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Thursday, November 22, 2012

La Aduana -Mayo Indian Celebration

Happy Thanksgiving to everyone. I don’t miss the turkey but I would love a piece of pumpkin pie.
We were lucky today to see the dolphins swimming by. And just now they came by again. Hope I got a few pictures of them. You have to look hard to see them.

Back a couple of days. The day we went to Alamos we talked one of the tourist guides who told us about a celebration in the town of La Aduana. That explained all the men we saw walking up the road. It is a pilgrimage the Mayo Indians make every year on November 20th. The Mayo have successfully fought to retain their language and customs.
Aduana is an old mining town from the times when it’s mines made Alamos rich. The church, Our Lady of Balvanera, dates from 1630. A miracle cactus grows from a window ledge on the side of the church. Legend says that the cactus took the form of the virgin Mary. And the church became a sacred site. So every year the faithful walk to La Aduana to thank the virgin for favors granted during that year.
Sounded interesting so we went there. Very well organized. There was an admission charge and a sticker was placed in the windshield of the car.
Then we followed the paved road about 2km into the town. Parking was in a dry river bed. I don’t really know what I expected but it wasn’t what we found.
It was more like a huge flea market instead of a religious ceremony. Hundreds of people there and lots and lots of things being sold.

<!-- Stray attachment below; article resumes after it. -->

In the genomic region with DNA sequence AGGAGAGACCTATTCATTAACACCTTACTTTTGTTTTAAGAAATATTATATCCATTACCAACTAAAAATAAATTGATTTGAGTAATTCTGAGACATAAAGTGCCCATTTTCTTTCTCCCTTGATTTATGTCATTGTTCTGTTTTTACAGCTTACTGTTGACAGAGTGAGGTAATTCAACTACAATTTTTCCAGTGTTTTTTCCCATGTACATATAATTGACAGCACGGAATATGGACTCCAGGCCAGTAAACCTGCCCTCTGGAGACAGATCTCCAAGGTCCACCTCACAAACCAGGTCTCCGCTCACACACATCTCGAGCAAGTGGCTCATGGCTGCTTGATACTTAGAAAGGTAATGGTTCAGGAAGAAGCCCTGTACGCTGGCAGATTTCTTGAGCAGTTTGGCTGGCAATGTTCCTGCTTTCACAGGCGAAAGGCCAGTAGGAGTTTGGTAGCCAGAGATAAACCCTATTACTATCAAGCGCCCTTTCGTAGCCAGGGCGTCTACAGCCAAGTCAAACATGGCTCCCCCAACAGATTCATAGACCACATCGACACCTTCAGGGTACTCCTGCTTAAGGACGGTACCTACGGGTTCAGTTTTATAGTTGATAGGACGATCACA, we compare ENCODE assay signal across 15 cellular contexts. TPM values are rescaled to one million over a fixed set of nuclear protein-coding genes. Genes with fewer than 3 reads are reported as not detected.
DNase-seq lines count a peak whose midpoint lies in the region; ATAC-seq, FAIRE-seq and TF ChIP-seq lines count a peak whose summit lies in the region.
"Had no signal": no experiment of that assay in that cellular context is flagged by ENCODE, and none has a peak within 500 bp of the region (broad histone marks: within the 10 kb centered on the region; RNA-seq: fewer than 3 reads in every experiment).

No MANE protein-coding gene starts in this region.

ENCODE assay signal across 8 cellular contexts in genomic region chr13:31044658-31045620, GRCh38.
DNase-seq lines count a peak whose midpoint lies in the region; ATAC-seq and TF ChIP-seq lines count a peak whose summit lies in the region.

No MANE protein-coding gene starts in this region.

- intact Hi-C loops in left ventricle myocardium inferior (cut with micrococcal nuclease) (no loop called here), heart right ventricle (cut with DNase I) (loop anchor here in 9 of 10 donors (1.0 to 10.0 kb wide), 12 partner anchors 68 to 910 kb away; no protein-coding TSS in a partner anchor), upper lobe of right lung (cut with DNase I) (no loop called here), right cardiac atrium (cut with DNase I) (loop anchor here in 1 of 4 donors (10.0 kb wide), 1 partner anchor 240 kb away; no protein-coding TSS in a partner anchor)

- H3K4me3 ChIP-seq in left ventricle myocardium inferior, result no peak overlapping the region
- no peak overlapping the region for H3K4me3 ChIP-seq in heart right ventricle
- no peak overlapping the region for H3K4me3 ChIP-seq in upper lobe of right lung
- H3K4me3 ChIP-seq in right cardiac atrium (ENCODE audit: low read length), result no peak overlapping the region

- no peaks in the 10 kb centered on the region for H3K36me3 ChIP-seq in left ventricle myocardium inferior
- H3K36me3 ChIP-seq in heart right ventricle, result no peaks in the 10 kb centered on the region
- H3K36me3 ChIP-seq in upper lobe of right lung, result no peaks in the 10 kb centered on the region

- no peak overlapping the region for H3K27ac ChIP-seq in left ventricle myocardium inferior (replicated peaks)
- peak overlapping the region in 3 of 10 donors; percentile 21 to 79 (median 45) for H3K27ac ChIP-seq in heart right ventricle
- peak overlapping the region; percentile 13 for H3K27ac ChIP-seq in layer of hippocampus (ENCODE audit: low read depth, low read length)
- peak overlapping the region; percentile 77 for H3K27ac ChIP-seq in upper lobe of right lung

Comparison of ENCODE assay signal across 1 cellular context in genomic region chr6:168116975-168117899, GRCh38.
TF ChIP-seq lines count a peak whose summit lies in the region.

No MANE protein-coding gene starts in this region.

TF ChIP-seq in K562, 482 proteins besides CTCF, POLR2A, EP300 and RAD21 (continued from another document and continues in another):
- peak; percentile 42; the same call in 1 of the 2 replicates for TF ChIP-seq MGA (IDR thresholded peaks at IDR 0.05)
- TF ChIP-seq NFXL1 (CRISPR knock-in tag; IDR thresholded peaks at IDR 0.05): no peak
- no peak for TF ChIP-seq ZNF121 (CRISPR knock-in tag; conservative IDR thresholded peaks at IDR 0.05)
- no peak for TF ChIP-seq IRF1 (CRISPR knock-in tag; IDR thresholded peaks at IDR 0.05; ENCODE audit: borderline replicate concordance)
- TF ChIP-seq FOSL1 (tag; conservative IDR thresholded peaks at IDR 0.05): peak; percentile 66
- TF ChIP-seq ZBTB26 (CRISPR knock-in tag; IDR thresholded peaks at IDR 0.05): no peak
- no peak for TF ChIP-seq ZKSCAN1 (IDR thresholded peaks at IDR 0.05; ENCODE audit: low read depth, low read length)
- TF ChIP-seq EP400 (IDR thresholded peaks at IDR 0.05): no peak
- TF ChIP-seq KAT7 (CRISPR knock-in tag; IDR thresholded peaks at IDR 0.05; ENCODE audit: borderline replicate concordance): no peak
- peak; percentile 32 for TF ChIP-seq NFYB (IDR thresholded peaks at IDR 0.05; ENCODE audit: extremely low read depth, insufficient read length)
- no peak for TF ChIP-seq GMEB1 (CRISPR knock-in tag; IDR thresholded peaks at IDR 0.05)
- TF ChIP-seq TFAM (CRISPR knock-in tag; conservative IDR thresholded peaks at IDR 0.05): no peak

The booths that needed electricity had it – it’s a wonder any of it worked. Electrical extension cords were all over the place.
A plaster pony for the kids to sit on and have their picture taken.
The pinball arcade
Dishes for sale at this booth.
And all kinds of food. I just wish I could include smells with this. Yummy. Chicken.
All kinds of breads and pastries.
Not sure what these are called but lots were being sold.
We finally made it through all the stands and got to the church. Then I realized we’d been here a couple of years ago. At that time it was almost deserted.
There were several groups of men with their musical instruments standing in front of the church. They were waiting their turn to go inside and play. As one group came out another would go in and play a couple of songs.
The church was full and a priest was administering communion so I didn’t take any pictures inside.
Walked around to the side to see the cactus. It sure seems to like where it is growing.
While we were walking around I caught a glimpse of people drinking water from a fountain. Wondered if it had some religious significant. Nope. There was a sign on it that the water was drinkable. A hose running to it was just providing good water on a warm day.
Right in the middle of all of this we came on a bakery with their big commercial electric mixer set up. You never know what you’ll see.
We walked around for quite a while checking things out. Lots and lots of food for sale, lots of beer vendors and just about anything you’d need for your home. One stand had hundreds of fleece throws that were being auctioned off. The auctioneer was pretty good. But loud.

All in all it kind of reminded me when we went to the Parke County Bridge Festival in Indiana. Very little to do with the bridges and lots to do with selling stuff.
Back to the car we found out we couldn’t go out the way we’d come in. The way out was a dirt and gravel road through the countryside that looked like it had been graded just for this day.
As we were headed back towards Navojoa we still saw men walking towards Aduana.

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